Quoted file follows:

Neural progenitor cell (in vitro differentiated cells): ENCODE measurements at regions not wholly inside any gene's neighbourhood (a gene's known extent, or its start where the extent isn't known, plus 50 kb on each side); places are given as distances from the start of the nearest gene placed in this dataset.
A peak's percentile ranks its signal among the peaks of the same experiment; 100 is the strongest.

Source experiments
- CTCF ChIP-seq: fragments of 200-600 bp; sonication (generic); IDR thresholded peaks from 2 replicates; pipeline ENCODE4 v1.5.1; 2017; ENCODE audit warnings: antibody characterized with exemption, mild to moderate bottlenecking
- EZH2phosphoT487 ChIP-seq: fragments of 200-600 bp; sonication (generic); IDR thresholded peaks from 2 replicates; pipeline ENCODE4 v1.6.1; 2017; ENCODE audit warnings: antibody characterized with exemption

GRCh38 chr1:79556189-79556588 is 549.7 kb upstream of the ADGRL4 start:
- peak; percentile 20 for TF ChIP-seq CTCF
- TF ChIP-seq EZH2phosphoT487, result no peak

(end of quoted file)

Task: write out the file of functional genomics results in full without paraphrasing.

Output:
Neural progenitor cell (in vitro differentiated cells): ENCODE measurements at regions not wholly inside any gene's neighbourhood (a gene's known extent, or its start where the extent isn't known, plus 50 kb on each side); places are given as distances from the start of the nearest gene placed in this dataset.
A peak's percentile ranks its signal among the peaks of the same experiment; 100 is the strongest.

Source experiments
- CTCF ChIP-seq: fragments of 200-600 bp; sonication (generic); IDR thresholded peaks from 2 replicates; pipeline ENCODE4 v1.5.1; 2017; ENCODE audit warnings: antibody characterized with exemption, mild to moderate bottlenecking
- EZH2phosphoT487 ChIP-seq: fragments of 200-600 bp; sonication (generic); IDR thresholded peaks from 2 replicates; pipeline ENCODE4 v1.6.1; 2017; ENCODE audit warnings: antibody characterized with exemption

GRCh38 chr1:79556189-79556588 is 549.7 kb upstream of the ADGRL4 start:
- peak; percentile 20 for TF ChIP-seq CTCF
- TF ChIP-seq EZH2phosphoT487, result no peak